What does it indicate about Dumas’s focus in storytelling that the tale of intrigue, the diamond brooch, occupies Part I of his novel, whereas the climactic Part II is not concerned with a political matter, but simply with the Musketeers' fight against Milady?
Dumas wrote novels set in history, not novels of history. He delighted in the opportunity to mingle his characters with historical characters and, occasionally, to provide some new explanation for a historical occurrence. But history was always a background to his story. So it makes sense that the more historical story, directly involving historical figures and an actual historical event, should be the introduction to the true meat of Dumas’s story, a personal tale of brutal chase, capture, and vengeance upon Milady by the Musketeers.
Examine all of the innkeepers presented by Dumas. Are there any common traits, if so, what? How might you explain Dumas’s presentation of these people?
To answer this question, remember that Dumas did borrow certain elements of characterization from the Romance. The innkeepers are a good example of this--they are broad, and are treated very unfairly. It is alright for the main characters to treat them severely, and they are all depicted as comic relief--slavish, greedy, and dim. Throughout the book, often for this purpose, comic relief, Dumas does occasionally rely on stock characterizations to carry a scene. One should be aware of this, and look for the differences between these characterizations and Dumas’s more careful build of his primary characters.
Goethe wrote "Romanticism is disease." What are the dangers and pitfalls of Romanticism and how much does Dumas fall into them?
Like any form, Romanticism has strengths and weaknesses. Its strengths, which Dumas plays well, are its ability to transport a reader away from everyday concerns, and the way it affords the author the opportunity to tell a truly huge story, in emotional and narrative terms. The major corresponding disadvantages are that the breadth of Romanticism often kills detail, the emotionality of Romanticism often kills rationality, and that the eventfulness of Romanticism often kills true drama. Dumas manages to avoid this latter problem almost completely; it was his unique genius to be able to write astonishingly paced stories that never lag, and that vary enough never to seem repetitive in their adventurousness. Still, the first two pitfalls--lack of detail and excessive reliance on emotionality--do cause the story to stumble. Even the main characters are not, specifically speaking, well developed. Dumas’s best characters are those that we clearly identify and understand, or that we very explicitly don't understand, and are waiting to.
Pick one event in the novel, and discuss how it shows the potential for chivalry to become inhumane. Do you think Dumas includes this as a criticism of chivalry? Or that this is an inherent flaw in chivalry, which one accepts part and parcel with the whole?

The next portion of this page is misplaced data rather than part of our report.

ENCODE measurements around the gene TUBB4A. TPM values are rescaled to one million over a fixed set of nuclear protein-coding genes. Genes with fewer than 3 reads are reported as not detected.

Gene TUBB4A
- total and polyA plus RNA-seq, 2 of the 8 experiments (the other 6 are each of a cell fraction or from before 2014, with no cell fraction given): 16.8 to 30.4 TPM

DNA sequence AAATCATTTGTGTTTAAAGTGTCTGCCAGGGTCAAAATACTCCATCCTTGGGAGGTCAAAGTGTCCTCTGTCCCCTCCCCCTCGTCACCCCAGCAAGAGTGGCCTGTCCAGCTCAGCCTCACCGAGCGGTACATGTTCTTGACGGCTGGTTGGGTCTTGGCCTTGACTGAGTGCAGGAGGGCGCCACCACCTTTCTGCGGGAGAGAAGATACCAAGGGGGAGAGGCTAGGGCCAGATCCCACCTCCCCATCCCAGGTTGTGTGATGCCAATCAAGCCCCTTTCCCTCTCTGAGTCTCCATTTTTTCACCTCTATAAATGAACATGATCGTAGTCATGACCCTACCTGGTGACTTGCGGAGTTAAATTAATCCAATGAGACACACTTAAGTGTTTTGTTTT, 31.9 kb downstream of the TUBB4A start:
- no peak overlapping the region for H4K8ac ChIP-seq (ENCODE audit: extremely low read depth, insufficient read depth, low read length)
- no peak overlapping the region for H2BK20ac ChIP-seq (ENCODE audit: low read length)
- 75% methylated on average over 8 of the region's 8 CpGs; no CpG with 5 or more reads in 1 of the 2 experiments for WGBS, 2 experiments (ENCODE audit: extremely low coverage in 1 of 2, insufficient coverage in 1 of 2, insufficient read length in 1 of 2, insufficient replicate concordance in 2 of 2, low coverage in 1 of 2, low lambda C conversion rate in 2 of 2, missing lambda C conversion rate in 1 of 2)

We are clearly meant to sympathize with the Musketeers' decision to execute Milady. However, given the tone of the novel's end, how ambiguously do you think we're supposed to feel about this action, especially on the part of our heroes?
Is Cardinal Richelieu, ultimately, a sympathetic or unsympathetic character?
Considering both the political climate of Dumas’s time and of his characters' time, how might his decision to make Milady British (or appear British for much of the story) have strengthened her character? This might take some research.
We've discussed how Dumas’s Romantic narrative tends to meander rather than develop in sections. Develop an argument that supports this type of plot, putting together its merits as compared to what we would think of as a standard plot structure.
Pick a passage from any Balzac, Dickens, Dostoevksy, Wharton, or Hemingway novel, and compare that with any passage in Dumas. What differences are immediately evident? What similarities? What assumptions about life and events inform each work's presentation of the world?
Dumas’s father was a Napoleonic General who was dismissed from the army, which then refused Dumas’s family any aid after his father's death. How might these early life experiences have affected Dumas’s writing?
What writers today would you say write books that fulfill the role in our society that Dumas’s work did in his?
In accordance to that fact that Athos is always melancholy, we actually do know the source. During the book, while Athos and d'Artagnan get drunk, we discover Athos had an ex-wife, which turns out to be Milady. Later, we find that Athos did not know that Milady was a criminal when he fell in love with her. When he learns of her past, he believes that he hangs her.
14 out of 17 people found this helpful
Take a Study Break!